Journal of Agricultural Chemistry and Environment
Vol. 2  No. 4 (2013) , Article ID: 39017 , 6 pages DOI:10.4236/jacen.2013.24011

Size fractionation and microbial community structure of soil aggregate

Jong-Shik Kim1,2*, David E. Crowley1

1Department of Environmental Sciences, University of California, Riverside, USA;

*Corresponding Author:

2Gyeongbuk Institute for Marine Bioindustry, Uljin, Gyeongbuk, Republic of Korea

Copyright © 2013 Jong-Shik Kim, David E. Crowley.

This is an open access article distributed under the Creative Commons Attribution License, which permits unrestricted use, distribution, and reproduction in any medium, provided the original work is properly cited.

Received 28 May 2013; revised 1 July 2013; accepted 11 July 2013


The microbial community structure in various microaggregates in a loamy sand soil was investigated. The microaggregates were separated into outer and inner aggregates using a series of soil washes. Further physical fractionation of inner aggregates was achieved by separation into coarse and fine sand as macroaggregate fractions, coarse and fine silt as microaggregate fractions, and clay. Research on microbial communities and soil microaggregates can aid in our understanding of soil microhabitats and microorganisms in soil structures, with applications that may contribute to increasing crop production and maintaining sustainable agriculture. In order to study the microbial community structure of aggregates, polymerase chain reaction denaturing gradient gel electrophoresis (PCR-DGGE) was performed using 16S rRNA genes. The PCR-DGGE of Bacteria, Actinomycetes and Archaea showed divergent results between the different aggregate fractions. The results showed that the bacterial community structure was highly similar between bulk soil and clay; the inner aggregate community structure of Actinomycetes was closely related between coarse and fine sand and coarse silt, and the Archaea community structure of outer and inner aggregates was more similar than that of total bacteria or Actinomycetes.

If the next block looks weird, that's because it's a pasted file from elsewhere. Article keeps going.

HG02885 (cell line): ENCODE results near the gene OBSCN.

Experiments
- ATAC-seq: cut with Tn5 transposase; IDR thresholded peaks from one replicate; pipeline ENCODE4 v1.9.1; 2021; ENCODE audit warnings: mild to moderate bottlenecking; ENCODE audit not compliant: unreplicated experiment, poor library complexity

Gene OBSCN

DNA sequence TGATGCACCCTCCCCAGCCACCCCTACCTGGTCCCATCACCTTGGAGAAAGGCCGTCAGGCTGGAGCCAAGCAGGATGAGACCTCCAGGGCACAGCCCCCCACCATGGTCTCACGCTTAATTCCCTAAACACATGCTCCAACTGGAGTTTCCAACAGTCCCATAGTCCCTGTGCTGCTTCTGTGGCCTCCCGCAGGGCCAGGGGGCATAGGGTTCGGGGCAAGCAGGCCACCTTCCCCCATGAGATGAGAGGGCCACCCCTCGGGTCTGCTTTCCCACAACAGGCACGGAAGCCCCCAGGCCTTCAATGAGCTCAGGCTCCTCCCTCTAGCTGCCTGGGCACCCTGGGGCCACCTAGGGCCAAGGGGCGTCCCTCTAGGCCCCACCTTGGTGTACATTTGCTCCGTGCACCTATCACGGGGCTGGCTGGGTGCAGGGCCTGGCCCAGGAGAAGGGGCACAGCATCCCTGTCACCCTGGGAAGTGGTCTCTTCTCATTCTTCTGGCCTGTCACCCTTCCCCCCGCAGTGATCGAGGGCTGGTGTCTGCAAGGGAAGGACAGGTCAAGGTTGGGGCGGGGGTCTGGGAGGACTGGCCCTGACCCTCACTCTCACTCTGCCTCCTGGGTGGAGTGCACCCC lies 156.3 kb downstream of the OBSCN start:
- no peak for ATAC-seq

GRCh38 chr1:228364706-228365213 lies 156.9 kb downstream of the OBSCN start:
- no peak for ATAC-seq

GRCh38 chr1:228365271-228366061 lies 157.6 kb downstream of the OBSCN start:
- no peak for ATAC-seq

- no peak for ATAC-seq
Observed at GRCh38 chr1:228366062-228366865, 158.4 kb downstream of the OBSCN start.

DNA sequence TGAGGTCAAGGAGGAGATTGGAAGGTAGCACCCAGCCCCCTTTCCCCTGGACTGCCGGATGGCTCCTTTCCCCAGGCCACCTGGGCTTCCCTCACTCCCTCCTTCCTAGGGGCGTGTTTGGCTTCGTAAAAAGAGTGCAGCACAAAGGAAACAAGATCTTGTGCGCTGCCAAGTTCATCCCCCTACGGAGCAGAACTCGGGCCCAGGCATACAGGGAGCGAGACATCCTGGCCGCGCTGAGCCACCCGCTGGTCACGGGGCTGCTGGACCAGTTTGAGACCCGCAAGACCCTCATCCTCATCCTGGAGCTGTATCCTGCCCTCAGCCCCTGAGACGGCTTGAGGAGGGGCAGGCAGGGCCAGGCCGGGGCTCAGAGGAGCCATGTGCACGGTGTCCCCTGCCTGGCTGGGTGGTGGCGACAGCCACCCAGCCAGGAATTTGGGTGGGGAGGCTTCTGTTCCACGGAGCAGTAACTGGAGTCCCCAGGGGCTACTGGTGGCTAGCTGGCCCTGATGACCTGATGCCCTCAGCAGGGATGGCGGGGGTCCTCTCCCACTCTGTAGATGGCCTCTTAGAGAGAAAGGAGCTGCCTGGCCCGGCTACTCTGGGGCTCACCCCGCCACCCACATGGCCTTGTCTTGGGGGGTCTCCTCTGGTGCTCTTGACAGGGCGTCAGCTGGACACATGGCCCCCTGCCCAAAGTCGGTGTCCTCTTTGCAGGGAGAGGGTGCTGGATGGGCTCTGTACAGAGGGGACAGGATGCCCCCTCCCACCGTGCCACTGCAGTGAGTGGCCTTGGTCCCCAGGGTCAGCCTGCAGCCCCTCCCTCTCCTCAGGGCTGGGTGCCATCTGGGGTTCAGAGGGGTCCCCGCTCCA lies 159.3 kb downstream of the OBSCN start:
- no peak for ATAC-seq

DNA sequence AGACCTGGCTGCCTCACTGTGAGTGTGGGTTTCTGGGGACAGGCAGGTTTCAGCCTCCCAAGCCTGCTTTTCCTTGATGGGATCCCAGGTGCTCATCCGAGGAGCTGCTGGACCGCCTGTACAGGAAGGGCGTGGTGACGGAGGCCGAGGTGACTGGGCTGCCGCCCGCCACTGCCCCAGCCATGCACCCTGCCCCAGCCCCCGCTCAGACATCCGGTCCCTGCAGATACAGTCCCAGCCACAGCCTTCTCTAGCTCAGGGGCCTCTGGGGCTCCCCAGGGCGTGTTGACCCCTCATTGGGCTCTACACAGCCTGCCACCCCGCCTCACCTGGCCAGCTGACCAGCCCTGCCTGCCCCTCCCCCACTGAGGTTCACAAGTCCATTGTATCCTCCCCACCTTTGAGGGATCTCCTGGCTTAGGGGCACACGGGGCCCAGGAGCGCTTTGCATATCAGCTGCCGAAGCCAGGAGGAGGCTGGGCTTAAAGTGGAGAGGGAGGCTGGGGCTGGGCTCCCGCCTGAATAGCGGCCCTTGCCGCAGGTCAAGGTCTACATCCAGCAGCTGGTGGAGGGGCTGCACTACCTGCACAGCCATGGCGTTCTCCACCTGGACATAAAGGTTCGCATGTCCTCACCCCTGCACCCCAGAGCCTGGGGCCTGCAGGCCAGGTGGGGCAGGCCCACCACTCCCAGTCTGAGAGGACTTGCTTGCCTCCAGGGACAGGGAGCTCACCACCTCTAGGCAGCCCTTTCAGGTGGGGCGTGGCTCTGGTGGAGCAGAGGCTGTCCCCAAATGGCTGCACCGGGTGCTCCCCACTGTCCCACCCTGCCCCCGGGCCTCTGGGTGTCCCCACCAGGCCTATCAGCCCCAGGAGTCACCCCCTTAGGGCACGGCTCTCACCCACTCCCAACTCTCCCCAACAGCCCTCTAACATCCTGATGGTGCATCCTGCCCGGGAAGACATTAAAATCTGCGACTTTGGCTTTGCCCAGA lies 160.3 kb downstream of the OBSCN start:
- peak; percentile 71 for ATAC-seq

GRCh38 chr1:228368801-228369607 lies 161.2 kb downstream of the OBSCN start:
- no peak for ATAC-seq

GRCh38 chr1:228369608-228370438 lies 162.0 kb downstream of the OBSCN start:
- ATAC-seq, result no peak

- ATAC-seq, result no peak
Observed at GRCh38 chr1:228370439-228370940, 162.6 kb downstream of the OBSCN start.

Keywords: Soil Aggregate; Microbial Community; Fractionation


Microaggregates (diameter < 250 m) are very stable in water, whereas macroaggregates (diameter > 250 m) are easily broken down into microaggregates, coarse particles, and small pieces of organic debris in aquatic environments. Tisdall and Oades [1] demonstrated that roots and fungal hyphae are predominantly responsible for stabilizing macroaggregates. Whereas macroaggregation is also controlled by soil management practices (e.g., crop rotation and tillage), microaggregation is independent of management practices and depends on the persistence of organic binding agents. Organic binding agents include microbial polysaccharides that essentially glue fine mineral particles together [2].